The title of the presentation book and theme for the British Book Design & Production Awards this year was Artisan, appropriate as the best of design and print is a celebration of the artisan skills rather than mass production.
The Book of the Year underlined this. It was the ultimate in self publishing. Artist Leslie Gerry created the images, designed the pages and printed them on his Epson. The only outside help in the production of Havana was Ludlow Bookbinders, one of the country’s leading craft binders.
The 58pp 470x350mm book, presented in a solander box, retails at £1,450 a copy. It was a stunning production, if not representative of a title that can be picked up in Waterstones. Indeed many of those winning awards ran to the sort of limited production quantities that inevitably make them collectors’ pieces as much as a celebration of the book. But fortunately not all.
The Hoxton Mini Press won the brand identity category for its Tales from the City series. While they may not be readily available on the high streets of the UK, the photobooks of east London are not expensive. The publishers declare: “We make the kind of books we’d like to buy.” And can afford to.
The artisanal emphasis plays to the UK market, production cost coming second to creativity and availability. Consequently Pureprint printed the winner of the digital print category; Boss Print (which had printed the book of the night) produced the exhibition catalogue winner; TJ International the winner of the literature category and Geoff Neal printed the best British book. CPI Bookmarque retained its title as best jacket printer.
The limited edition category went to the Irish letterpress printer Salvage Press. Irish printers were also involved in the student awards as designers from the National College of Art & Design in Dublin vied with the University of the West of England to produce the winner of the best student book. It was won by Handy Tandra, a UWE student and his Kanye book was printed by Taylor Bros in Bristol.
Ingram Spark, also known as Lightning Source, achieved a first time mention for the digital book on demand print service, while other mentions for UK printers demonstrated that many printers can produce high quality books, not just the established large groups.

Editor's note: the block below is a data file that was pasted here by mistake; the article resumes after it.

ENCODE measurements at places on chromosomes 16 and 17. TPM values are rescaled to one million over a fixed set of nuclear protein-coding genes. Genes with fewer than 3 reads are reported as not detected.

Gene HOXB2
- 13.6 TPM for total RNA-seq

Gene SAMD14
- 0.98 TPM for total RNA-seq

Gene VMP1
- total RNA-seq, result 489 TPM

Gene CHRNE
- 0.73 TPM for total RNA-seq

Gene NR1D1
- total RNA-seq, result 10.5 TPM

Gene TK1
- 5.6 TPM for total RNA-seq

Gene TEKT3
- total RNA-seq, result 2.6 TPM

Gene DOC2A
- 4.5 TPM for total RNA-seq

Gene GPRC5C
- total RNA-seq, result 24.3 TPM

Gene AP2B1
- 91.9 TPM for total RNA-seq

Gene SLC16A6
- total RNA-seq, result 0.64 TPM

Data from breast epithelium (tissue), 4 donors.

The self published category was printed in Italy, the only category win for an Italian printer, but one of 13 mentions for one of the strongest book printing nations in Europe. As well as the category wins, UK printers received most mentions in dispatches with 24; China achieved 20 with five wins in categories where volume is still needed. German printers won the reference books and lifestyle sections.
There were no Singapore printers listed, but two of the finalists were printed in Ireland, two in Belgium and one each in the Netherlands, Czech Republic and India.
The book of the night no longer carries a judges’ summation of their experience over two days of examining the minutiae of books, which is a shame. Nor does it carry an index of the binders of the books that reached the final listing which is disappointing as a binding is as important to the finished product as printing.
In the league table of UK binders, judged purely on this listing, Ludlow Bookbinders leads with five mentions; Duffy Bookbinders has Ireland sewn up; while there were single mentions for Wyvern, Deanprint, Masters Bookbinding, Diamond Print Services and Fine Book Binding.
The book of the night was a collector’s piece in itself. It featured a cove commissioned from artist Vic Lee in a hand drawn woodcut style. Boss Print printed on Fedrigoni papers and bound the book (working with Purfect Finish), using coloured thread, a half Otabind process to ensure a lay flat opening, foiled and embossed cover and with copper end papers. One criticism applies to the printing of the judges’ comments for each award which were set in unnecessarily small type.